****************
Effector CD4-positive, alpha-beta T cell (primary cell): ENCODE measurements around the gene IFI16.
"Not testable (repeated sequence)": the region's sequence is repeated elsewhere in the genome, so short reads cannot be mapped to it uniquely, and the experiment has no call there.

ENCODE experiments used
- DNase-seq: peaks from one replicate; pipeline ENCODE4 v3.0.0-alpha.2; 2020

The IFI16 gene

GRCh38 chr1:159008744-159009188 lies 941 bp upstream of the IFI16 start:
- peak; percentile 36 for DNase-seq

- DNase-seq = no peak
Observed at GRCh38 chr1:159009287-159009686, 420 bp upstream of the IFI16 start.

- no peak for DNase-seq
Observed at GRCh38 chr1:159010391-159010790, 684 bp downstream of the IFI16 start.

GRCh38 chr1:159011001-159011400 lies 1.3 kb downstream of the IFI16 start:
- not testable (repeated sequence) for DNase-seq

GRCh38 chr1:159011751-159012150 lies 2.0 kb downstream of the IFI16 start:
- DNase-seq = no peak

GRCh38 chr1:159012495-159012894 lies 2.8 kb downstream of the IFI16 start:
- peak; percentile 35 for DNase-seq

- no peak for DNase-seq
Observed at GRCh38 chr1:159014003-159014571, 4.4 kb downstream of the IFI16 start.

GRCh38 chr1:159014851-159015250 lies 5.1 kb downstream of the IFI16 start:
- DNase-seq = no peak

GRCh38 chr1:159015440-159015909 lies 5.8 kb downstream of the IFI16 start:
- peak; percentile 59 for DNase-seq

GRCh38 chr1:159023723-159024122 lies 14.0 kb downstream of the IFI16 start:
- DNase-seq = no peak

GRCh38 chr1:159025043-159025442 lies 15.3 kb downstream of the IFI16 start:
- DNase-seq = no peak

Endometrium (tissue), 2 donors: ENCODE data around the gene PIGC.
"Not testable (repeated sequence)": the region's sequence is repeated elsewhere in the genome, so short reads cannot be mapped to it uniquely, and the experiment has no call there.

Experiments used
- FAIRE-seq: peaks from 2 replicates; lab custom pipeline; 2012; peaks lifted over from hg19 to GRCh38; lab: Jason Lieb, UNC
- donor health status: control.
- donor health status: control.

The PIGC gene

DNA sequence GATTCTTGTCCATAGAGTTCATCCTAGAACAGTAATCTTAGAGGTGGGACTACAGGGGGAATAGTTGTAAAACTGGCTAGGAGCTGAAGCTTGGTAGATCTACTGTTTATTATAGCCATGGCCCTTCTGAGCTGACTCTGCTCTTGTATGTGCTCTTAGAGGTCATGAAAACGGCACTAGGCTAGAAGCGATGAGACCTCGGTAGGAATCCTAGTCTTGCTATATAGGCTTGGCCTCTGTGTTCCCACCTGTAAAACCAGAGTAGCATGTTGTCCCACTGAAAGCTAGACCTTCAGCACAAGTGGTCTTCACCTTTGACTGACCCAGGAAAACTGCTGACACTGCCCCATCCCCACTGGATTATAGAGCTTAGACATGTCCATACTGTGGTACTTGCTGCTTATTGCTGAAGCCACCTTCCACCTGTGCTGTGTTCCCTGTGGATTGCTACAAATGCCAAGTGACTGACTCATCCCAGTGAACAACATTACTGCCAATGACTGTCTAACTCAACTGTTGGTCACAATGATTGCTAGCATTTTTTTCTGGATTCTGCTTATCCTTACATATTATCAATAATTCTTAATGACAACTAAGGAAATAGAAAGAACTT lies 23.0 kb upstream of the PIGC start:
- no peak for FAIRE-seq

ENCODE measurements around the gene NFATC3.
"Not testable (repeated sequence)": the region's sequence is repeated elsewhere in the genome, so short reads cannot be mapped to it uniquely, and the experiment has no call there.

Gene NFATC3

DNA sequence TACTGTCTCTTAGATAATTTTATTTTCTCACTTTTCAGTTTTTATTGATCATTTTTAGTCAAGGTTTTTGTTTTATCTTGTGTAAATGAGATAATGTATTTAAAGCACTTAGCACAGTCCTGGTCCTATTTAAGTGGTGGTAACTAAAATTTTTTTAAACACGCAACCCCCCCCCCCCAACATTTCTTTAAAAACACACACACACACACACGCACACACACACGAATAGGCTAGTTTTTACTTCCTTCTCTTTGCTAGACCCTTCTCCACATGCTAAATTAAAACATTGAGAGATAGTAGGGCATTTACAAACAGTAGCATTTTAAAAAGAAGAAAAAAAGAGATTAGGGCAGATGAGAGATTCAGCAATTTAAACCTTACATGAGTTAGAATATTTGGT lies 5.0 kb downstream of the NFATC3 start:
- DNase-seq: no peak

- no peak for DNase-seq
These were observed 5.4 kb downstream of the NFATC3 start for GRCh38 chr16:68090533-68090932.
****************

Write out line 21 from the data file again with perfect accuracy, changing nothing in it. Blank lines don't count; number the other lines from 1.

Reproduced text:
- DNase-seq = no peak